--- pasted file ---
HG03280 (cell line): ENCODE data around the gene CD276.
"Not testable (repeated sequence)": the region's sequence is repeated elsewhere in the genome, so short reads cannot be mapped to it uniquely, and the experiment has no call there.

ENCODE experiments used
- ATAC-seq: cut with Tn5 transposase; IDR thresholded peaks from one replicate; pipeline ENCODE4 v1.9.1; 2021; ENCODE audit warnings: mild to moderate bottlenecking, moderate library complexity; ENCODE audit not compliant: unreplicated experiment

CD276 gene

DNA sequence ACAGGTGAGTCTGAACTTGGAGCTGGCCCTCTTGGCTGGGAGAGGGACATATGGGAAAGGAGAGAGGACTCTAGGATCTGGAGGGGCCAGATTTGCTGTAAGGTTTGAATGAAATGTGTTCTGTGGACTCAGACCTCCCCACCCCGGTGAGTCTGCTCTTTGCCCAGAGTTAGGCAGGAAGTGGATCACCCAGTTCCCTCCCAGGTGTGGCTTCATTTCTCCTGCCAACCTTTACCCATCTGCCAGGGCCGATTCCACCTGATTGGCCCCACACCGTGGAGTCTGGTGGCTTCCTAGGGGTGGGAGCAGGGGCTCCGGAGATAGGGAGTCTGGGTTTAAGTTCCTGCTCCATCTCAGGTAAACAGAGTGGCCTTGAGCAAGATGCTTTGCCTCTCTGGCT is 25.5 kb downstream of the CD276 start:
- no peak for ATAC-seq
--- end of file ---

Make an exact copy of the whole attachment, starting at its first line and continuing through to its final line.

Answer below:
HG03280 (cell line): ENCODE data around the gene CD276.
"Not testable (repeated sequence)": the region's sequence is repeated elsewhere in the genome, so short reads cannot be mapped to it uniquely, and the experiment has no call there.

ENCODE experiments used
- ATAC-seq: cut with Tn5 transposase; IDR thresholded peaks from one replicate; pipeline ENCODE4 v1.9.1; 2021; ENCODE audit warnings: mild to moderate bottlenecking, moderate library complexity; ENCODE audit not compliant: unreplicated experiment

CD276 gene

DNA sequence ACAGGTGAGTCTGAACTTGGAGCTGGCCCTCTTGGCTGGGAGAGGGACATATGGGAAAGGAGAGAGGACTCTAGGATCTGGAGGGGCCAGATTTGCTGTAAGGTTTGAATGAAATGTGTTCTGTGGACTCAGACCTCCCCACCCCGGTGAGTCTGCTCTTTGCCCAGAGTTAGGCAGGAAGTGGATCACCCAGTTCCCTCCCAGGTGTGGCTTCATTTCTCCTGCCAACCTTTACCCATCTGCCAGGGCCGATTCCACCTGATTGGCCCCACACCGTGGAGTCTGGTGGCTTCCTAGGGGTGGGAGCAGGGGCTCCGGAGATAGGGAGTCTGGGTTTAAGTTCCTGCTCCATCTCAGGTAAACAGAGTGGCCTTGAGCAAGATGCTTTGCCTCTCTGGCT is 25.5 kb downstream of the CD276 start:
- no peak for ATAC-seq